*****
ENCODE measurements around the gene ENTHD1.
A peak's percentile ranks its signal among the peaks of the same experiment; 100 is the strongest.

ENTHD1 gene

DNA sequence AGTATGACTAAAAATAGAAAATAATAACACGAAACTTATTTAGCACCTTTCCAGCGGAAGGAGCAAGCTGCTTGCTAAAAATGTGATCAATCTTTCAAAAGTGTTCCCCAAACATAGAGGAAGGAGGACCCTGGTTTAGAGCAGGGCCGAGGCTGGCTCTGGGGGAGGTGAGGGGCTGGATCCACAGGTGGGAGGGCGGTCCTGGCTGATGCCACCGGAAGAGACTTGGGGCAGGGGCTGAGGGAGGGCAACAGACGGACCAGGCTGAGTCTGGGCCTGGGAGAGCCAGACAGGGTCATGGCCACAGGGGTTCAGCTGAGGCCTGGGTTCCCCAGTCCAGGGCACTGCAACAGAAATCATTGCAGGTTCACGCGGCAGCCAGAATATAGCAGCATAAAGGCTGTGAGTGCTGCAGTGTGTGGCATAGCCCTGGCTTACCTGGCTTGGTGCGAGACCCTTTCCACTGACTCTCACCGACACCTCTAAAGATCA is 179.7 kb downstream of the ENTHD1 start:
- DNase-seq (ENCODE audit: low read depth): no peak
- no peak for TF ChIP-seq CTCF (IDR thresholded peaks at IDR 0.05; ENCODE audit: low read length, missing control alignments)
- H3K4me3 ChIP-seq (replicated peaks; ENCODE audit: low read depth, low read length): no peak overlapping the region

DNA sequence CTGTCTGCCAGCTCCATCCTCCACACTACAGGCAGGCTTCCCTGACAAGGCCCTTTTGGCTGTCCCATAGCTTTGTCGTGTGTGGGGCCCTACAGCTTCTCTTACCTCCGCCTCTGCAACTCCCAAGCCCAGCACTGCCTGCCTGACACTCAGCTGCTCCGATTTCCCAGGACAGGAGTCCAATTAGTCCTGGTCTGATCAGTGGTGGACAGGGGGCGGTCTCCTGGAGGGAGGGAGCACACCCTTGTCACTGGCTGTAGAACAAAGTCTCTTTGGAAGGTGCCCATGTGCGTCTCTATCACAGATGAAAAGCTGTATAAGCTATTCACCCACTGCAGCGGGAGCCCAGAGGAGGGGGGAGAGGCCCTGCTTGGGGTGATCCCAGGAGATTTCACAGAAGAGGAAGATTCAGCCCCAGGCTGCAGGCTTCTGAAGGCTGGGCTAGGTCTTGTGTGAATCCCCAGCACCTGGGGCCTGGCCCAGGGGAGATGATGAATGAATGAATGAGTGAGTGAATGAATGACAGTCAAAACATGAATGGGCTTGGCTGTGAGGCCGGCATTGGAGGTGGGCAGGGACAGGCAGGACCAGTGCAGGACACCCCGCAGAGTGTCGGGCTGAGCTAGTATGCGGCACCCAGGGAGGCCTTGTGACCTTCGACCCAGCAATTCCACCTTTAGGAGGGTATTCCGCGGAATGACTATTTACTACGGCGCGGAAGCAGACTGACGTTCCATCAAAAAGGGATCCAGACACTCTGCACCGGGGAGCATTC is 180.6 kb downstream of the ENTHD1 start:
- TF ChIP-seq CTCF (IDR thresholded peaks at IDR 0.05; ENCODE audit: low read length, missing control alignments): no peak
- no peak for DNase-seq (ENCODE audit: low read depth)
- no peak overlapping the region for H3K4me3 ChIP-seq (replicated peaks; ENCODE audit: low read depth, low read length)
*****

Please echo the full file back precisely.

ENCODE measurements around the gene ENTHD1.
A peak's percentile ranks its signal among the peaks of the same experiment; 100 is the strongest.

ENTHD1 gene

DNA sequence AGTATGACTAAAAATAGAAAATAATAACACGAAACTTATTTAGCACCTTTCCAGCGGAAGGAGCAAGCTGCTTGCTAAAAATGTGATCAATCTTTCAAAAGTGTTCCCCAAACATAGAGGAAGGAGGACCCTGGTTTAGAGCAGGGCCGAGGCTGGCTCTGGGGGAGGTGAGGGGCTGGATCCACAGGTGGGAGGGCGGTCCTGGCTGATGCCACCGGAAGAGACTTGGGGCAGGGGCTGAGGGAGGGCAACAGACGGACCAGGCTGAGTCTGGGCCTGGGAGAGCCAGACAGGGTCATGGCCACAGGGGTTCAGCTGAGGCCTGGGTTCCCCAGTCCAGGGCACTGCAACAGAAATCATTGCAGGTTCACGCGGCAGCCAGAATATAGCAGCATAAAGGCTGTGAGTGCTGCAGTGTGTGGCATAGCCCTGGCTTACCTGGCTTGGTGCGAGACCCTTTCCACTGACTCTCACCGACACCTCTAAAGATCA is 179.7 kb downstream of the ENTHD1 start:
- DNase-seq (ENCODE audit: low read depth): no peak
- no peak for TF ChIP-seq CTCF (IDR thresholded peaks at IDR 0.05; ENCODE audit: low read length, missing control alignments)
- H3K4me3 ChIP-seq (replicated peaks; ENCODE audit: low read depth, low read length): no peak overlapping the region

DNA sequence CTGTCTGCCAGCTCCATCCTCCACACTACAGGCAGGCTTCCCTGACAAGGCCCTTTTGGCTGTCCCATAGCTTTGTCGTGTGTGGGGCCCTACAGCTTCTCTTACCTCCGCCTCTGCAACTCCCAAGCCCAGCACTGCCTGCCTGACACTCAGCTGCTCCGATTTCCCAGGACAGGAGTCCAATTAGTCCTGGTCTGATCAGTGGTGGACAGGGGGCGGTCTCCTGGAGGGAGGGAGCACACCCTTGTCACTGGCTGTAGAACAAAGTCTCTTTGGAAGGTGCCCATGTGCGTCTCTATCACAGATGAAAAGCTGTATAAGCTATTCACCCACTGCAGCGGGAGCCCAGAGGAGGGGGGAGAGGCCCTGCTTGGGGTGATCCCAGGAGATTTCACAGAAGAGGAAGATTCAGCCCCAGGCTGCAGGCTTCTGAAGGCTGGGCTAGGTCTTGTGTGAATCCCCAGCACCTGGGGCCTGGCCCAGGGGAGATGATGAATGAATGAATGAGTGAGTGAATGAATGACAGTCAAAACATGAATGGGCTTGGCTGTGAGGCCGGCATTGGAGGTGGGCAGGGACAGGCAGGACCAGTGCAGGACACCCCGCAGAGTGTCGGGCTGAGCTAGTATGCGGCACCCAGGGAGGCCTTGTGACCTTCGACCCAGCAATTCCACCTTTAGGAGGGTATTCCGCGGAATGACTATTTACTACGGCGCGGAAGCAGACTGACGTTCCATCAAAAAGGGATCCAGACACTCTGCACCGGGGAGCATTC is 180.6 kb downstream of the ENTHD1 start:
- TF ChIP-seq CTCF (IDR thresholded peaks at IDR 0.05; ENCODE audit: low read length, missing control alignments): no peak
- no peak for DNase-seq (ENCODE audit: low read depth)
- no peak overlapping the region for H3K4me3 ChIP-seq (replicated peaks; ENCODE audit: low read depth, low read length)